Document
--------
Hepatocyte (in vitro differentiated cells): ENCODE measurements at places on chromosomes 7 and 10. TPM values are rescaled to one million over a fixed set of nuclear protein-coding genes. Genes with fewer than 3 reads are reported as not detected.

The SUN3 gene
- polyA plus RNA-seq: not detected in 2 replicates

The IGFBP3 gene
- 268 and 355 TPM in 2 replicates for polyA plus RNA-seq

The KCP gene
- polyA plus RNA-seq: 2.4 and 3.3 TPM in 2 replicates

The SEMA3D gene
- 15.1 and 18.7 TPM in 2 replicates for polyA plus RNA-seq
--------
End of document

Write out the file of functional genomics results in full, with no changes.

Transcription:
Hepatocyte (in vitro differentiated cells): ENCODE measurements at places on chromosomes 7 and 10. TPM values are rescaled to one million over a fixed set of nuclear protein-coding genes. Genes with fewer than 3 reads are reported as not detected.

The SUN3 gene
- polyA plus RNA-seq: not detected in 2 replicates

The IGFBP3 gene
- 268 and 355 TPM in 2 replicates for polyA plus RNA-seq

The KCP gene
- polyA plus RNA-seq: 2.4 and 3.3 TPM in 2 replicates

The SEMA3D gene
- 15.1 and 18.7 TPM in 2 replicates for polyA plus RNA-seq